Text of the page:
Adult-onset hearing loss is a public health problem due to its very high prevalence in older adults and its impact on them, their family and friends. The needs of these people are often under-recognized and given a low priority by policy makers, funders, primary care providers and families. This has been attributed to the lack of success of hearing healthcare (HHC) in reaching those who can benefit, whether through lack of appropriate awareness of the range of HHC that can meet their needs, fear of the stigma associated with hearing aids, or lack of resources. Therefore there is a need to understand the barriers and facilitators that exist to earlier help-seeking, wider participation and effective support for hearing loss in this older population. This understanding will help us in building and validating a values-based model for choices that people with hearing loss have. This proposal will meet this major research need through the development of a survey instrument (adapted to fit local healthcare policy) to be used in four countries with different HHC policies, using the same research design. The survey will aim to examine the impact of organization, financing and management of health care services on the delivery, quality, cost, access to and outcomes of such services. A secondary aim is to explore the acceptability, benefits and costs of non-technical support for people with hearing loss in the over 60s population. The proposed aims are expected to lead to better health care access and outcomes and direct us to solutions that are effective, affordable and deliverable to those who need them.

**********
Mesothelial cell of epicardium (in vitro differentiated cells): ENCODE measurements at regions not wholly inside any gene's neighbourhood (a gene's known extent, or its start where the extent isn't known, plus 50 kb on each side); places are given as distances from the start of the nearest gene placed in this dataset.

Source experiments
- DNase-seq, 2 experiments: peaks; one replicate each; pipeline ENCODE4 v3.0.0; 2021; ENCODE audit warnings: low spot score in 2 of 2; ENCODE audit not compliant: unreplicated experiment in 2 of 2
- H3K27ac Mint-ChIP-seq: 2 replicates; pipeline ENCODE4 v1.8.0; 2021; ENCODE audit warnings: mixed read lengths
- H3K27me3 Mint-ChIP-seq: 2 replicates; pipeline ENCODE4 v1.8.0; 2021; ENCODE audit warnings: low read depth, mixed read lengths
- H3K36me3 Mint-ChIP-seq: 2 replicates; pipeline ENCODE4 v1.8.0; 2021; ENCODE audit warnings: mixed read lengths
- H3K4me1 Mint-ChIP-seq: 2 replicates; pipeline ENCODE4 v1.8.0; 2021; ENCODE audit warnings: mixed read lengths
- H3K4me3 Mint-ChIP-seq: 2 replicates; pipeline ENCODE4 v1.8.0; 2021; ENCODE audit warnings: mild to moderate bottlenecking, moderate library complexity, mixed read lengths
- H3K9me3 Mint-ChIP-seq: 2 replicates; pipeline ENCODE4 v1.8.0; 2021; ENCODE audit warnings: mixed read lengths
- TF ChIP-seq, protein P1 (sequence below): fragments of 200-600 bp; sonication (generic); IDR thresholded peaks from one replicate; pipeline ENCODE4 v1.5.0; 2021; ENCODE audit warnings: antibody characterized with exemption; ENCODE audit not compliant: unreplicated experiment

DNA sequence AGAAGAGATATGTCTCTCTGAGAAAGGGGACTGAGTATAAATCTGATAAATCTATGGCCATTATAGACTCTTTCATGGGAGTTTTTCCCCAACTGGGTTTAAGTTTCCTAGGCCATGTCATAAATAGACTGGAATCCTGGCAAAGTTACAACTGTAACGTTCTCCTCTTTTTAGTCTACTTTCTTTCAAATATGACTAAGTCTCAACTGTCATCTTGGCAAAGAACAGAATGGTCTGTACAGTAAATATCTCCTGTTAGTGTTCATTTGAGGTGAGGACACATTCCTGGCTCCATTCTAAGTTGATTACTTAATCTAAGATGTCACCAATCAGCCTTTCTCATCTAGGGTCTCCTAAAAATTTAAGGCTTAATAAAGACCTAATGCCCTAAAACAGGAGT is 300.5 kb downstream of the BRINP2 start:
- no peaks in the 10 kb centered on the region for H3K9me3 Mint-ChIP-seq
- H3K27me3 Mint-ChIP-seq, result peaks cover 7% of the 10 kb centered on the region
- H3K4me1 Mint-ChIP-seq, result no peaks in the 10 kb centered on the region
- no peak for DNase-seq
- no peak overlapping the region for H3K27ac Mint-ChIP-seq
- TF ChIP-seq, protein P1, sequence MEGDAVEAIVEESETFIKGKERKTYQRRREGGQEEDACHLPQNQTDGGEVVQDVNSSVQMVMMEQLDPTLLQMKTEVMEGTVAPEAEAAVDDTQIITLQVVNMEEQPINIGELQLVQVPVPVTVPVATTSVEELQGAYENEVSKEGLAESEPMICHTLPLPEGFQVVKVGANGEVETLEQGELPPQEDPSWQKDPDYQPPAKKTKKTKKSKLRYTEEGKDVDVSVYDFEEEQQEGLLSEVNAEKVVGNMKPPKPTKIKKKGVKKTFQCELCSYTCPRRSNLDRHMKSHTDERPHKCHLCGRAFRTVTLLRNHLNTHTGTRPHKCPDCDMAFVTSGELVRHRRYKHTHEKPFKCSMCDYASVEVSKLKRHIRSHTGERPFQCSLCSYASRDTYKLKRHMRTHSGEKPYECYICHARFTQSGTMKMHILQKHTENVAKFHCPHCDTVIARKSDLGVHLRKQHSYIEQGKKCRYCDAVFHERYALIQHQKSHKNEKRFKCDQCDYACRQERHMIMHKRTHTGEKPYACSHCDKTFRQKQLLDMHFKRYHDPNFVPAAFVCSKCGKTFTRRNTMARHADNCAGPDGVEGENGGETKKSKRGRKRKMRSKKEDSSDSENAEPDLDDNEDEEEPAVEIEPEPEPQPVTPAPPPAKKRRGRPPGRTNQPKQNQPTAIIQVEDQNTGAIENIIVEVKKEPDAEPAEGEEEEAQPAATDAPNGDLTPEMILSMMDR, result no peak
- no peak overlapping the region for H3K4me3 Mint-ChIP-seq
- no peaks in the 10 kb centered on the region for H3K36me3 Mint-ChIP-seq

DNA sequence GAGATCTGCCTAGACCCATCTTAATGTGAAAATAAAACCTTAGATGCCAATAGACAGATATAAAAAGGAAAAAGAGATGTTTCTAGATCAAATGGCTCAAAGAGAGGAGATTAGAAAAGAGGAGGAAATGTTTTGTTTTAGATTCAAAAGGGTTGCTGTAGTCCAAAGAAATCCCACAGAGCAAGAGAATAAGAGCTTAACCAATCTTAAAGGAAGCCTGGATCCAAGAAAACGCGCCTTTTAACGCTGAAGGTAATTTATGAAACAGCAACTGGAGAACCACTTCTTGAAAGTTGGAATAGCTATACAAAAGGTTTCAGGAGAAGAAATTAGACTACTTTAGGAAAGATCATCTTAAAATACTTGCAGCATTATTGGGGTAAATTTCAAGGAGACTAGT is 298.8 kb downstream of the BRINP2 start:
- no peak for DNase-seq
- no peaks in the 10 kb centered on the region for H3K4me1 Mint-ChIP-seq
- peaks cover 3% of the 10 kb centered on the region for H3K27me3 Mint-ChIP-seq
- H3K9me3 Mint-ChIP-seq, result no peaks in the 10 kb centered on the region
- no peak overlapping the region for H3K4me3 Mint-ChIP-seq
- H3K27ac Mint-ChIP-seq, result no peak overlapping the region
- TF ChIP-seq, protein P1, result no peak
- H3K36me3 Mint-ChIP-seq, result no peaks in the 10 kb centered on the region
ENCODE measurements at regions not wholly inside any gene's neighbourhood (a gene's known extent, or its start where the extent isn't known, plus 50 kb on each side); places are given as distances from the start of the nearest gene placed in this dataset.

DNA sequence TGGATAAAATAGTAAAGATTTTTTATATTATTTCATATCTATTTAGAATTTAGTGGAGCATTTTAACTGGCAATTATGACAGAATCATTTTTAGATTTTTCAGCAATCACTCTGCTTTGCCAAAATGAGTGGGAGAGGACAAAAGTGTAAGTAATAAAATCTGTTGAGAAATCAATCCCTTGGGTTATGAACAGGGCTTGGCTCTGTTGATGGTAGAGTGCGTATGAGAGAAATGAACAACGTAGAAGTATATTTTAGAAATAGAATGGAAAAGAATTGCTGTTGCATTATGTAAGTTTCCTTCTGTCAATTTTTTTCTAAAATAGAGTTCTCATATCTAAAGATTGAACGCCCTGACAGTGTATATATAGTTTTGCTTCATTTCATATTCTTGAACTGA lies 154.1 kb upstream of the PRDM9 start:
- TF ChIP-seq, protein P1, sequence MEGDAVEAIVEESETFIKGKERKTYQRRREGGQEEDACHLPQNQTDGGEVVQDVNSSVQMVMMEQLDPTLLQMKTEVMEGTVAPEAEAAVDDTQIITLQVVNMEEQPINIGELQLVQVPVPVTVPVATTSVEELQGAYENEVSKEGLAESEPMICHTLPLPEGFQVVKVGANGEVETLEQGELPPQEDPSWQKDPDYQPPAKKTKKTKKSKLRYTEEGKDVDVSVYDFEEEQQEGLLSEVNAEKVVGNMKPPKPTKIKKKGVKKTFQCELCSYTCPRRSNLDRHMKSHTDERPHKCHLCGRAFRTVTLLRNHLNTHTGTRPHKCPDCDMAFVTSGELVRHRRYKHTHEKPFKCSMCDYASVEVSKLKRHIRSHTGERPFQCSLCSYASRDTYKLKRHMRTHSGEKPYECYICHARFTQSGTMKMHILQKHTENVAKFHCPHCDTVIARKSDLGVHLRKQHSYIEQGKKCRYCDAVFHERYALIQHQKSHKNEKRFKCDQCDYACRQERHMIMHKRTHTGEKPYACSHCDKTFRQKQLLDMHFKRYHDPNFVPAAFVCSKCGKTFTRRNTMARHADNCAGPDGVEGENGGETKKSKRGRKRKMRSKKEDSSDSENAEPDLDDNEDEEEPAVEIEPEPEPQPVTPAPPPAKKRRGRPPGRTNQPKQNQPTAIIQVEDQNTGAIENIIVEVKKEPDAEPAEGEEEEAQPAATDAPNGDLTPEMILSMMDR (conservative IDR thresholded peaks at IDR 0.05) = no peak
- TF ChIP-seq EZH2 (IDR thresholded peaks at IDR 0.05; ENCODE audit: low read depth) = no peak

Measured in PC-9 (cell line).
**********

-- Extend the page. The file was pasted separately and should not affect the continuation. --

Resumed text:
In the proposed projects, we will reconfigure a questionnaire developed by Davis et al. in the United Kingdom to model personal, social, and other health needs in four English speaking countries (USA, Canada, Australia and the UK). The aim of the survey is to define universal barriers and facilitators on hearing healthcare provision as well as system-based influences with the goal of reducing barriers and increasing incentives to seek hearing health care in the timeliest manner. A secondary aim is to explore the acceptability, benefits and costs of non- technical support for people with hearing loss in the over 60s population. The proposed aims are expected to lead to better health care access and outcomes and direct us to solutions that are effective, affordable and deliverable to those who need them.